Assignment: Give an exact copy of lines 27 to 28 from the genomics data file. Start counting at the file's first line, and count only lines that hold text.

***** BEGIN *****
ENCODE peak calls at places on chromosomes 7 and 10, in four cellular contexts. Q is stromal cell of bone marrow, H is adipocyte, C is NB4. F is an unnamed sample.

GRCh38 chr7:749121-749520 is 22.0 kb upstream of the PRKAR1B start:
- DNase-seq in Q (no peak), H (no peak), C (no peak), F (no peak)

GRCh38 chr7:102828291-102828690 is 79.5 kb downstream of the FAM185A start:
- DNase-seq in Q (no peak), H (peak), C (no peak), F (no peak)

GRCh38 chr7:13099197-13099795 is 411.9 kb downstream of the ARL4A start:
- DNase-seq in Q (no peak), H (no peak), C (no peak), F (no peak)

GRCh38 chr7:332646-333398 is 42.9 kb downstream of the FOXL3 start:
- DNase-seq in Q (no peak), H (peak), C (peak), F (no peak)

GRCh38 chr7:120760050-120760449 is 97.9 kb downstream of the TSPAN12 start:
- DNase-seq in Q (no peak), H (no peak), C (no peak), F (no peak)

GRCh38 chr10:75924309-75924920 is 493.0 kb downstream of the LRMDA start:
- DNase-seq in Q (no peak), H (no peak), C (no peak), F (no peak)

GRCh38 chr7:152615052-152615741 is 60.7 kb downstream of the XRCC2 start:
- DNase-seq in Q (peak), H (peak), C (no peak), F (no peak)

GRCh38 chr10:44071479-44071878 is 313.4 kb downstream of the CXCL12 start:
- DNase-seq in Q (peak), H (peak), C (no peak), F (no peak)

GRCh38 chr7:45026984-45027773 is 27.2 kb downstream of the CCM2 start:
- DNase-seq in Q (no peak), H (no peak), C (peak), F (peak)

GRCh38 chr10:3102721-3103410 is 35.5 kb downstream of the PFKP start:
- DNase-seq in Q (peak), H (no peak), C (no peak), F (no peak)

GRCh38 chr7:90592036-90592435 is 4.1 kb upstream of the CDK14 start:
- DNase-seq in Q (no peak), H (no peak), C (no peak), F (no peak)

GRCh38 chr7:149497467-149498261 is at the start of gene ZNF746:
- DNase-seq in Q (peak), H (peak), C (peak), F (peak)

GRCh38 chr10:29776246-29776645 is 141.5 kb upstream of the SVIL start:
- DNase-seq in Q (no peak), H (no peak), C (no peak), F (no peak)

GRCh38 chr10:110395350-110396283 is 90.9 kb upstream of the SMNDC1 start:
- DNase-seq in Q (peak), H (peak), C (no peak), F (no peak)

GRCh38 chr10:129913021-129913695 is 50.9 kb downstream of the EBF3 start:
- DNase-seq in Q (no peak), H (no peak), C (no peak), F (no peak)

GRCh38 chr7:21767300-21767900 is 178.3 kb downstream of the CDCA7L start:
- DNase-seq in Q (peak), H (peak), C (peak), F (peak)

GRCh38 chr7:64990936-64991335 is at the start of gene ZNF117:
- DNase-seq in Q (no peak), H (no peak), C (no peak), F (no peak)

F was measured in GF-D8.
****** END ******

- DNase-seq in Q (no peak), H (no peak), C (no peak), F (no peak)

GRCh38 chr10:110395350-110396283 is 90.9 kb upstream of the SMNDC1 start: